Sonia Orbuch was born Sarah Shainwald, but the commander of her otriad made her change her given name to the more common and less Jewish-sounding Russian name Sonia – to keep her safe from antisemites. “Here there are no Sarahs,” he explained to her. To keep himself out of trouble in Moscow, Leon Senders concealed his Jewish identity by simply bleaching his hair with peroxide. Likewise, Ben Kamm excelled at smuggling food through the countryside because of his blue eyes and blond hair.
Fluency in other languages helped many partisans avoid danger - particularly if they could speak without a Yiddish or foreign accent. Running away from his village after the Nazis rounded up all his classmates, 15 year old Joe Kubryk found work as a farmhand with a Ukrainian farmer who never suspected he was Jewish – all because Joe spoke fluent Ukrainian. Growing up in Metz on the northern border of France, Bernard Musmand learned to speak German in school at a young age. Later, while running dangerous missions as a courier for the Sixieme3, he used his fluency in German to dispel suspicions about his identity – usually, with a friendly request for the time or for a match.
Bernard was not only fluent in German – he was also well-versed in Catholicism, another useful instrument of disguise. When his family fled to southern France, he had to pose as a Catholic to attend the local boarding school. He was so diligent at keeping up appearances that the priests actually asked him if he was interested in going into the seminary. Leon Idas, a Greek partisan, grew up attending a private school run by the local Orthodox church. Consequently, he was able to use the religious knowledge he learned there to keep his Jewish identity secret when he joined the partisans.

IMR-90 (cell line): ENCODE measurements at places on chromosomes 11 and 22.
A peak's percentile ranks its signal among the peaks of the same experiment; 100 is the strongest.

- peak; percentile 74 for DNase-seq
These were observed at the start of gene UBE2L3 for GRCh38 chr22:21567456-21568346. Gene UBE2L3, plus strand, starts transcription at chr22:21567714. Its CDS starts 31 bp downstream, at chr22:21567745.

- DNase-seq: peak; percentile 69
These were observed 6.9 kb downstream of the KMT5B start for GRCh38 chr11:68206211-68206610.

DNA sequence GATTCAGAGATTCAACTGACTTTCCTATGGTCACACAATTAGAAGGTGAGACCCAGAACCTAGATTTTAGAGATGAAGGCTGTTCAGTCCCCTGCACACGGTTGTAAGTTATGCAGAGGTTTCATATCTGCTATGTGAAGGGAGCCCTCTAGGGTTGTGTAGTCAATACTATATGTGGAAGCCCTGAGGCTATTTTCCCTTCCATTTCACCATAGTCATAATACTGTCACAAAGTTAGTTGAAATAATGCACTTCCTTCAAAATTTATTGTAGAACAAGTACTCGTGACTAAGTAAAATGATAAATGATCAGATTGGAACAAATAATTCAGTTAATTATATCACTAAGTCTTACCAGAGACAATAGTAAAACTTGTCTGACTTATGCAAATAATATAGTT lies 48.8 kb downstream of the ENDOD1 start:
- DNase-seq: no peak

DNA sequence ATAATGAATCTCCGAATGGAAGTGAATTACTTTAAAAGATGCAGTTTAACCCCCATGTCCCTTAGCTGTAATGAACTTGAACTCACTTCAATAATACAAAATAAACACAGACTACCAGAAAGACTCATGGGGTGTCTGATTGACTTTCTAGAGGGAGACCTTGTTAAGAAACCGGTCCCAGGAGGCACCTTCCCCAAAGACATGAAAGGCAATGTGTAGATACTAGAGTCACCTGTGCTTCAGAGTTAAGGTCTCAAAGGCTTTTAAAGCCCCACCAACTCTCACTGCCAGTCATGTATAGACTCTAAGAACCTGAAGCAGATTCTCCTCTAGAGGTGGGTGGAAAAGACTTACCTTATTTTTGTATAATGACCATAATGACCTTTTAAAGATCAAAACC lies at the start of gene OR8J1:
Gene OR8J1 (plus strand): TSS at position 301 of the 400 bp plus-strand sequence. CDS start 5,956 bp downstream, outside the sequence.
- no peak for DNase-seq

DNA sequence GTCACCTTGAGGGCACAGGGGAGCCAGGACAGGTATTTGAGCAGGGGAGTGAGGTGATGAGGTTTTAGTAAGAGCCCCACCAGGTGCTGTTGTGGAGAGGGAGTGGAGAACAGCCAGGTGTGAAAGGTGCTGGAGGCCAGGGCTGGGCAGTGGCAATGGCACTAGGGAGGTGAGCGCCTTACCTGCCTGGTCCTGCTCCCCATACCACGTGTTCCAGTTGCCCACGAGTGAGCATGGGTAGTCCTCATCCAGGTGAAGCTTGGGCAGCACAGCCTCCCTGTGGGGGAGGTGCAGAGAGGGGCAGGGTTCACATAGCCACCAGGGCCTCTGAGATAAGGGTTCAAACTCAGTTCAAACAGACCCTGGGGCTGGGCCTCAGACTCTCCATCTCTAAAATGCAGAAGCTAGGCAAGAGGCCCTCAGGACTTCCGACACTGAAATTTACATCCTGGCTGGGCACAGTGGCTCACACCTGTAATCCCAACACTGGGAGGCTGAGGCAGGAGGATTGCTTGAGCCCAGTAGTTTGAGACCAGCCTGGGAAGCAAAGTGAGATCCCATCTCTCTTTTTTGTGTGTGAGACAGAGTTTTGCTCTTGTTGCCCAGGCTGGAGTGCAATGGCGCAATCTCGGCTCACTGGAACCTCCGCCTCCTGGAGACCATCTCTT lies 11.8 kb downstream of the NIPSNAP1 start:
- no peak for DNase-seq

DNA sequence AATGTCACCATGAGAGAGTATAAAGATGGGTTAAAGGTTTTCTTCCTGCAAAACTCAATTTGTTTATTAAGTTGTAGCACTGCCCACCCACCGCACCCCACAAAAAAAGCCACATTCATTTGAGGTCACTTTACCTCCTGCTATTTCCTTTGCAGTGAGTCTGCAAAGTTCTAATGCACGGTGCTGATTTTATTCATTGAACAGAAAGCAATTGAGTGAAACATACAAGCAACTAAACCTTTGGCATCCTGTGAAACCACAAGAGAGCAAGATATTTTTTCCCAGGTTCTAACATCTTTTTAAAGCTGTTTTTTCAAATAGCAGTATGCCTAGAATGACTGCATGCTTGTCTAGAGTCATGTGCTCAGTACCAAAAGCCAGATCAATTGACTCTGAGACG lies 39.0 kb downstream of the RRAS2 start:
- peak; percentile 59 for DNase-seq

Though Norman Salsitz was already a partisan, joining the AK was the only way he felt he could strike an effective blow against the Nazis – to do so was the patriotic duty of any able Pole. However, he could not do so without concealing his Jewish identity. He managed to join by assuming the name (and ID card) of another AK soldier. Along with Joseph Greenblatt, Norman is one of the many Jewish partisans who worked for the AK under an assumed Christian name. Norman’s allegiances were tested when a command was given to murder a group of Jews hiding on a farm. He volunteered for the mission – after killing his Polish companions, he rescued the Jews and fled to his original partisan unit. There are many other instances of Jews infiltrating the AK under Christian identities, acquiring rank and status, and using their power to help other Jews escape persecution and death.
Nazi Germany’s plans for the occupied territories included specific methods for singling out and isolating the Jews, such as the infamous yellow badges. When Frank Blaichman smuggled food through the countryside, his preferred method of disguise was to remove the badge from his clothing and hide it until he returned home. Though it may sound simple in hindsight, such an act was punishable by severe beatings, imprisonment, and even death. He could have easily been found out - travel permits were required for even the most routine trips out of town. Frank had no official documents, but he did have a backup: his fluency in Polish allowed him to talk his way out of trouble if he was ever stopped.